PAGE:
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The Reckoning (2020) Hell Hath No Fury...



Written by: Neil Marshall, Charlotte Kirk & Edward Evers-Swindell, Directed by: Neil Marshall, Starring: Charlotte Kirk, Sean Pertwee, Steven Waddington & Joe Anderson.


The problem with the internet is that, try as you might you’re never going to avoid other people’s unabashed opinion, and when it comes to opinions regarding movies, they impact your expectations whether or not you mean them to. Now, the irony isn’t lost on me that this is a review of a movie based on my opinion and that pasting my judgments on the internet is my bread and butter. That’s all a review is. An opinion and that doesn’t make me right.


I've been looking forward to The Reckoning ever since I had the pleasure of meeting Sean Pertwee at a horror convention a couple of years ago. We chatted a bit about how much I love Dog Soldiers, and I asked him if he would be teaming up with Neil Marshall in the near future. He went on to tell me about how they were reuniting to make a film called The Reckoning, and I was instantly excited for its release.


Grace's Jesus impression was a tad OTT.

Unfortunately, as the reviews started coming in, it seemed as if Marshall and Pertwee’s latest effort was destined to be a disappointment, so sitting down to watch the film, my hopes were anything but high. Happily, The Reckoning served to remind me that, as the saying goes, opinions are like arseholes and sometimes they stink.


Now, I’m not going to pretend that The Reckoning is on par with Marshall’s earlier films, The Descent, and the previously mentioned Dog Soldiers. It’s not, but that’s simply because not much is. Dog Soldiers is a modern cult classic that combines old-fashioned, practical gore with solid, often funny writing that puts it on the same level as Sam Raimi’s Evil Dead movies. The Descent is a very different beast and foregoes the humour of its predecessor in favour of outright scares. It’s a wonderfully crafted, claustrophobic fright flick and one of the scariest movies of the last twenty years. Marshall’s follow-up movies, Doomsday and Hellboy sadly left me cold. Doomsday was kinda okay, whereas the less said about Hellboy, the better.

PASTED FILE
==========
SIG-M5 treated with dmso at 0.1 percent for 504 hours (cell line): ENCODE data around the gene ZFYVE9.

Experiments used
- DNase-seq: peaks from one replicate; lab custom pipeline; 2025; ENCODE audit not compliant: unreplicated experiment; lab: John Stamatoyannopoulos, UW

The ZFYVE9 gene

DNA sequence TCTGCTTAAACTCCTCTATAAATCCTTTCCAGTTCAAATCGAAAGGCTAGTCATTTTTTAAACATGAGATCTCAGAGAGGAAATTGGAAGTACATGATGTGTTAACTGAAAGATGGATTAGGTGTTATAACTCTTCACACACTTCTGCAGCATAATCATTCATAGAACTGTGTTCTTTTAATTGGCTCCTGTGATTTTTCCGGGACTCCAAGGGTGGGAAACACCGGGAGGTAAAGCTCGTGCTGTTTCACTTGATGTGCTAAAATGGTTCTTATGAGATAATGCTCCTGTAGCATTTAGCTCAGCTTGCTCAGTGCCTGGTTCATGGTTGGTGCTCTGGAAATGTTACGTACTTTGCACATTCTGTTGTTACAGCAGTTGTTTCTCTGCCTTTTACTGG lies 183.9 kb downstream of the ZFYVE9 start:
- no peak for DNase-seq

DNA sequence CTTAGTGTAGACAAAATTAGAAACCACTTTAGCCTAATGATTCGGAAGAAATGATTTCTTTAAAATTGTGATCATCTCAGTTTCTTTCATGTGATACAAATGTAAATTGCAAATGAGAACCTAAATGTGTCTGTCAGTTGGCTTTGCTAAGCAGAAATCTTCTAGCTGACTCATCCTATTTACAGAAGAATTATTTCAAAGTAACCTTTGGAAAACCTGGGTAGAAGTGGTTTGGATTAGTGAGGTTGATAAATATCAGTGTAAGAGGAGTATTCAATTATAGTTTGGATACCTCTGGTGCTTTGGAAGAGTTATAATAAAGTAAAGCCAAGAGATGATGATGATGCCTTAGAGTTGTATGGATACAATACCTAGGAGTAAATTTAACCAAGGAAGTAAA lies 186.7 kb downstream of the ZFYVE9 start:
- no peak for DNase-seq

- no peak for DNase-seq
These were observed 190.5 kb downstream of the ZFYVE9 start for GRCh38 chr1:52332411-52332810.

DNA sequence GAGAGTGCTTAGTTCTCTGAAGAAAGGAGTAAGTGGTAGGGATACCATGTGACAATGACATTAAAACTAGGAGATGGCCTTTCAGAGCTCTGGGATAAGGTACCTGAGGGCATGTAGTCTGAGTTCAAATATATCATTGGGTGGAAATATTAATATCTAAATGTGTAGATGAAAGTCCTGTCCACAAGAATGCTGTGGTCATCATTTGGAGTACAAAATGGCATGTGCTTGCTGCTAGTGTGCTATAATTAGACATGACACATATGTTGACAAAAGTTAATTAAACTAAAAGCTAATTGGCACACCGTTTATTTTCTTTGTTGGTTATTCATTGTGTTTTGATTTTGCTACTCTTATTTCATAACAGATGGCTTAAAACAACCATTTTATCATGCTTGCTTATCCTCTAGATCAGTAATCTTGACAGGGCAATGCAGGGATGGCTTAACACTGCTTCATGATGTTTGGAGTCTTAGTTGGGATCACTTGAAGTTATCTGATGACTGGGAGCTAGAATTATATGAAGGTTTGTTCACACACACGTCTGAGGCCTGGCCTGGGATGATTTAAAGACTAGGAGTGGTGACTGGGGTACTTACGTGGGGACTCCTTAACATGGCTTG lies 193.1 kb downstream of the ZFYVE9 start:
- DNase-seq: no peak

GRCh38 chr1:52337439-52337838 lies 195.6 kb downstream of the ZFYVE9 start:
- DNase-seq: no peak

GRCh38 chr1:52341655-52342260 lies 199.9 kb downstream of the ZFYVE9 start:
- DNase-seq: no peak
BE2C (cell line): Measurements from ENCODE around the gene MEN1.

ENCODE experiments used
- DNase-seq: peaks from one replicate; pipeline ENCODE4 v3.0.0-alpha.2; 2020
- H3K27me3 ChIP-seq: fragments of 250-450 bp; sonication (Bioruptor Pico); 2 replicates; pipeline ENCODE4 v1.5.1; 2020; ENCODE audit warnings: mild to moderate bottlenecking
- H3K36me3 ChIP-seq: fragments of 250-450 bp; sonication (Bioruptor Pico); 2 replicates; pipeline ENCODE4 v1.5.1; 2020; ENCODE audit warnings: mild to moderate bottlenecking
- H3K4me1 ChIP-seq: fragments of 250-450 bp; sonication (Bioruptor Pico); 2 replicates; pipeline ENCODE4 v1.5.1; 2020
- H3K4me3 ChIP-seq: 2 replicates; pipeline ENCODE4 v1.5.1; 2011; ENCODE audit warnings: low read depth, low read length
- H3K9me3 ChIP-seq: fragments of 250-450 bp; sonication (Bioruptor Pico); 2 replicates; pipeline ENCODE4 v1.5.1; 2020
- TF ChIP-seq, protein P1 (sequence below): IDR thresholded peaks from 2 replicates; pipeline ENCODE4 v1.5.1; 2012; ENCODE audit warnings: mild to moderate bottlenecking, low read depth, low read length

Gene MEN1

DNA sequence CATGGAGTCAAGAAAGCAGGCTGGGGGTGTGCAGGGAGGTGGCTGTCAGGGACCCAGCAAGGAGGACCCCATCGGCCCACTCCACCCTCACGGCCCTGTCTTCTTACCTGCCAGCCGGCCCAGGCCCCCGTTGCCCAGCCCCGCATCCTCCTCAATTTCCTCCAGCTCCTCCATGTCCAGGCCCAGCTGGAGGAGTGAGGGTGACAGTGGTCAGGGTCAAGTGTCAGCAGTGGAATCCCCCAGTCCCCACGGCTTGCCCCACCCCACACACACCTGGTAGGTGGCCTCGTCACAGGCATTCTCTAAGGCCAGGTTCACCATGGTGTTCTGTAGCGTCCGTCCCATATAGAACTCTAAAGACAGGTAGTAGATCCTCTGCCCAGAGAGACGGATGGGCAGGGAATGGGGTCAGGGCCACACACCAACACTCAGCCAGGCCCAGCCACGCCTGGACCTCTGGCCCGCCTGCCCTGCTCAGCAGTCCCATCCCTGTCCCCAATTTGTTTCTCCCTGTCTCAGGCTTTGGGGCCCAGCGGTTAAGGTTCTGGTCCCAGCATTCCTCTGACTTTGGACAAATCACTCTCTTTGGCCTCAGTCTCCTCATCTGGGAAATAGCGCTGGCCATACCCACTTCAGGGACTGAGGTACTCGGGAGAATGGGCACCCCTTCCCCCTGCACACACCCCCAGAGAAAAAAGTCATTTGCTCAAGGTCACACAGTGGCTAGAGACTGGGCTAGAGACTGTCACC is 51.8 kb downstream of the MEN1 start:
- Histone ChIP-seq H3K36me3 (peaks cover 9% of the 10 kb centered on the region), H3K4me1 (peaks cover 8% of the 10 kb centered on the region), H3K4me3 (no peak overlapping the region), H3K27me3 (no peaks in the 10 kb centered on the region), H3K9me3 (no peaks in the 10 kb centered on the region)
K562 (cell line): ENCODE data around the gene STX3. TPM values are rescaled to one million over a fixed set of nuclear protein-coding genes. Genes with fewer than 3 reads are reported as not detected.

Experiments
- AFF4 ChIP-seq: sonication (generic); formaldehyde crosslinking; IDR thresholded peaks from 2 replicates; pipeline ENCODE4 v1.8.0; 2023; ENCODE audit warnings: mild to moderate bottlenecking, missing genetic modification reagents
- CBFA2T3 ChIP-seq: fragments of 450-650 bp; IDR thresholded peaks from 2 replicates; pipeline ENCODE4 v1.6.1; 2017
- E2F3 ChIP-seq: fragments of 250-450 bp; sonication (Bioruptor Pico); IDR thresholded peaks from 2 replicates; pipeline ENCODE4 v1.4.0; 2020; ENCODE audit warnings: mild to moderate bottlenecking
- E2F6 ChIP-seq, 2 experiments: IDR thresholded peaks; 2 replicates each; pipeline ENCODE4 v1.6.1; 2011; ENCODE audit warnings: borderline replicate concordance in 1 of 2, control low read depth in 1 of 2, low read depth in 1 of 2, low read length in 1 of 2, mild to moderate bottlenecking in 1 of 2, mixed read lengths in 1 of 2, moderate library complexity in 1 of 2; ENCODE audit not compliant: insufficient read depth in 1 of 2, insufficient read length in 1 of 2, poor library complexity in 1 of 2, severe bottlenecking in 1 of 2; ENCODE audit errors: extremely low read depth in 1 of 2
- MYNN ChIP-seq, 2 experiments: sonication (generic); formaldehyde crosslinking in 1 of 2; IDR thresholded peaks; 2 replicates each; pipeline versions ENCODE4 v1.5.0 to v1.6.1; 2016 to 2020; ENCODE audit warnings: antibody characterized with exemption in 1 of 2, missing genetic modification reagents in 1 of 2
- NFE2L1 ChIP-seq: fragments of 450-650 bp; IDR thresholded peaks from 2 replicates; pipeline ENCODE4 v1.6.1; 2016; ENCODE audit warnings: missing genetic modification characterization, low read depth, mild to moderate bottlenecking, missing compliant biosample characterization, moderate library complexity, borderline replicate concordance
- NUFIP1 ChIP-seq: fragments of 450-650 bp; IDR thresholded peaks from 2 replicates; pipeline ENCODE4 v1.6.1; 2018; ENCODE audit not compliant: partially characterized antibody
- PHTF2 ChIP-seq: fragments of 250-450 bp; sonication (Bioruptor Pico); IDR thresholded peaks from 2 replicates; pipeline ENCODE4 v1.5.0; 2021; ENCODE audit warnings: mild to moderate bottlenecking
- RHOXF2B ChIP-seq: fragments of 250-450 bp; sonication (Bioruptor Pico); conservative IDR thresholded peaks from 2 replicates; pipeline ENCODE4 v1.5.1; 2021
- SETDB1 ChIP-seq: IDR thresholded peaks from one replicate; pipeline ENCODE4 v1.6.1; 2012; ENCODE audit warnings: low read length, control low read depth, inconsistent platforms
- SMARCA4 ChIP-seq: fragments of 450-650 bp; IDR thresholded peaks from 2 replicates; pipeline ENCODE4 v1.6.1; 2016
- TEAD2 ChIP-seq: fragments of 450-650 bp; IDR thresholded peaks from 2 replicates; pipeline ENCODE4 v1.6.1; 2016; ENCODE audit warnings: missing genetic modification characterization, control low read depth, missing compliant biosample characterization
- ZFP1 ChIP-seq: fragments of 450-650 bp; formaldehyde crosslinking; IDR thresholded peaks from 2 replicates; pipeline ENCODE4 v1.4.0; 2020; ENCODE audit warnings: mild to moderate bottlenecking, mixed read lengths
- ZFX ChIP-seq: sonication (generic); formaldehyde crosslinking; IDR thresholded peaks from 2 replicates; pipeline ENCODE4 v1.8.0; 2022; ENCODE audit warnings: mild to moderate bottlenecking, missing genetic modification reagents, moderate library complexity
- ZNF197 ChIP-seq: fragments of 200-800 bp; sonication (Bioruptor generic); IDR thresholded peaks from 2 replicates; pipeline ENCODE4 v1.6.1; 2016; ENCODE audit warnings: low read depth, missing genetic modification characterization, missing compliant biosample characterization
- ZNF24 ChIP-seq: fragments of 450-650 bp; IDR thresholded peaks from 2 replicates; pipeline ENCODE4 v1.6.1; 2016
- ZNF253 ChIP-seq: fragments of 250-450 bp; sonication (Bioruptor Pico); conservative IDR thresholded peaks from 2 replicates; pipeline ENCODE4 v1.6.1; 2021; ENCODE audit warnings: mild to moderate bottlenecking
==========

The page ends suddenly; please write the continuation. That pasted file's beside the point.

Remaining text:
Set in England during the great plague, (no, the other great plague), a young woman named Grace (Charlotte Kirk) is accused of witchcraft after having lost her husband to suicide. She is promptly arrested and subjected to brutal torture at the hands of Witchfinder General, John Moorcroft (Sean Pertwee). With each passing day, Moorcroft amps up the torture, obsessed with forcing a confession from Grace, so that when burned at the stake, her soul may be saved. If history taught us anything, when it came to the Witch trials, you were damned if you did and damned if you didn’t. Grace proves a tough nut to crack, however, and refuses to admit to something that isn’t true, and the film becomes a game of tête-à-tête as Moorcroft devises more horrific pains to inflict on the accused while Grace resolves to take everything that he has to throw at her, claiming that while he may break her bones, he’ll never break her spirit.


The last person who claimed it was too orangey for crows.

One of the many criticisms levelled at the film is the quality of the acting. I’m not sure what film these people were watching, but I couldn’t disagree more. Charlotte Kirk’s performance is captivating. She carries the film beautifully, and I was rooting for her the entire time, as she battled through one horrifying set-piece after another. Sean Pertwee is always great, and I loved what he did with the role of the Witchfinder. Moorcroft is basically an evil piece of shit, masquerading as a fair and just servant of God. I imagine that this particular period in history was filled with men like Moorcroft.


Marshall’s direction is on point. The movie is without question a historical period piece and it looks magnificent. I’m personally fascinated with the Witch trials and plague era Europe, which is probably why I enjoyed the film as much as I did. Visions of rat infestations and plague-masked doctors really add to the bleak terror of what it must have been like to have lived through it. Sure, we are currently in the grip of a modern plague (of sorts) and while I wouldn’t dream of undermining the horror of what Covid has done to the loved ones of many over the last year, I wouldn’t trade places with those who struggled to survive the Black Death.


John kicked himself for forgetting to pay his electric bill.

Those hoping for a more supernatural tone in the film will be disappointed. This isn’t The Witch (2015). The Reckoning is more grounded in reality, focusing more on the genuine horror of what women had to endure at the hands of men. Let’s be honest, I highly doubt that the ones who committed these atrocities really believed that these women were minions of Satan. In all probability, it was more a case of having a convenient excuse to punish women who refused to bow to the whim of men.


As I said before, If you go into this film expecting Dog Soldiers, The Descent, or supernatural hi-jinks, then I’m sorry to say, you’re going to be let down. If, however, you want a well-crafted film that reflects a particularly dark part of history, then I highly recommend giving The Reckoning a shot.